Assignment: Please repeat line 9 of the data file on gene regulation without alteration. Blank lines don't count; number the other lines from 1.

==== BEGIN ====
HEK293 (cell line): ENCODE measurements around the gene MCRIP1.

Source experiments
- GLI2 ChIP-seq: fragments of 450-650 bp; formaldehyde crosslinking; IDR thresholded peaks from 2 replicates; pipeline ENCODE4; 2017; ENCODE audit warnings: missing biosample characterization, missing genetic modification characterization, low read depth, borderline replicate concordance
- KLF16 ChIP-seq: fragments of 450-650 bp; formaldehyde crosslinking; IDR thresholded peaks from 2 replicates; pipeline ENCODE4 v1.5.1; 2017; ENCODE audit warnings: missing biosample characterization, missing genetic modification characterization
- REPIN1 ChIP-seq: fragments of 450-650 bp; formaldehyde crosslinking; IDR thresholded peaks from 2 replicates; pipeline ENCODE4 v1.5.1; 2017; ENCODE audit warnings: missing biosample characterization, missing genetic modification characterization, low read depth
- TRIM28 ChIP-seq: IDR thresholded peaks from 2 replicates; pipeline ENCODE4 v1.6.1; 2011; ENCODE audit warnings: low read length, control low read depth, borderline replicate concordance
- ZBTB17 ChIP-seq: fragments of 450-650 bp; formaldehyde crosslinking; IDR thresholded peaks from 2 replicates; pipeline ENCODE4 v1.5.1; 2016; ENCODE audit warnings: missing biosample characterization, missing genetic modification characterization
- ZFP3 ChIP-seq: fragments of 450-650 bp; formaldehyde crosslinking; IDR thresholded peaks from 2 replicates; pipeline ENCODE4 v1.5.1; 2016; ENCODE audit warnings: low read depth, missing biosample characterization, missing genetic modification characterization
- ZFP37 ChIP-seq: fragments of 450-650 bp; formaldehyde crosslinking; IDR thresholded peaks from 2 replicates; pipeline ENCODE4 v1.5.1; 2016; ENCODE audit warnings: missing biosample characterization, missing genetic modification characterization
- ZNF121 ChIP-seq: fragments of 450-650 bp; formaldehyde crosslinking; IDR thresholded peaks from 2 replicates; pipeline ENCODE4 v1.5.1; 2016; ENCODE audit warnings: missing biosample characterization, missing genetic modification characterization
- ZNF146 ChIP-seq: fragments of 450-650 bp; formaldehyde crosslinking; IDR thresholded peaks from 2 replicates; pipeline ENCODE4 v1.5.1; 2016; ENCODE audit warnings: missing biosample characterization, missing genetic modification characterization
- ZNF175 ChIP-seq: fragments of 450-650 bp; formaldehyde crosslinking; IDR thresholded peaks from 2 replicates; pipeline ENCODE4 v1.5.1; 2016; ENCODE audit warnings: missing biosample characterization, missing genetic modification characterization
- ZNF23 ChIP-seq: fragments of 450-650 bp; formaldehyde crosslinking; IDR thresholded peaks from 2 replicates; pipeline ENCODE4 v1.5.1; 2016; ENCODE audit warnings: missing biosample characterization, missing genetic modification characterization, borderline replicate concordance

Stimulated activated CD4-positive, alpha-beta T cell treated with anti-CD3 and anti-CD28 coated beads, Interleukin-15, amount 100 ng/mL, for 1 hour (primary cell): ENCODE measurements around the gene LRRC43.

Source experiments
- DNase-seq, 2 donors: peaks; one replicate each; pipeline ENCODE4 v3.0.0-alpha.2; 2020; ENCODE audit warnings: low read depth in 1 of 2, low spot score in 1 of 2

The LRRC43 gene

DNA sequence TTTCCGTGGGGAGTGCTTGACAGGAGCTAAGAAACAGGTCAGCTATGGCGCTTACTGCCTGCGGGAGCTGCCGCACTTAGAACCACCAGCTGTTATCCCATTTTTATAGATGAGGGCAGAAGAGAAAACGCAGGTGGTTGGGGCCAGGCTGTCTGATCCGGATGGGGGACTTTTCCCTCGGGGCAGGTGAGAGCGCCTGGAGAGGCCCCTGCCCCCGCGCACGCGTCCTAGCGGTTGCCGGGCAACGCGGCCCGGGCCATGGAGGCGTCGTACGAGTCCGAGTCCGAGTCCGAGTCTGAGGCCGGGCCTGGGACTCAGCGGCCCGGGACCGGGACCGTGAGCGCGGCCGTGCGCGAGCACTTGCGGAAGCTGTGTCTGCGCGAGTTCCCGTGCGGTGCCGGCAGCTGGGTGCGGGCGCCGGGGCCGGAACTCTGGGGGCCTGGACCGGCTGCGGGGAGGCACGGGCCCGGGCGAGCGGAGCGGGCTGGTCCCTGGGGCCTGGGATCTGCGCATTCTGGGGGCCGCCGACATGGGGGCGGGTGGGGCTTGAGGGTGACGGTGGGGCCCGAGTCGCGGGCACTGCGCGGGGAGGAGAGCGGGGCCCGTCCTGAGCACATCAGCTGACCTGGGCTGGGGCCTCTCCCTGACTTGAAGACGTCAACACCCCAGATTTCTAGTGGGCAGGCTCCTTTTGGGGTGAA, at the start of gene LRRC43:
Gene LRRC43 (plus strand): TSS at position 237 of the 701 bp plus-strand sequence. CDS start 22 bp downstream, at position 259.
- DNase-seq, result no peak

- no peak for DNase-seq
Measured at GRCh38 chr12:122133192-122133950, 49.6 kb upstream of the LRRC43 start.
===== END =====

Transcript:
- ZFP37 ChIP-seq: fragments of 450-650 bp; formaldehyde crosslinking; IDR thresholded peaks from 2 replicates; pipeline ENCODE4 v1.5.1; 2016; ENCODE audit warnings: missing biosample characterization, missing genetic modification characterization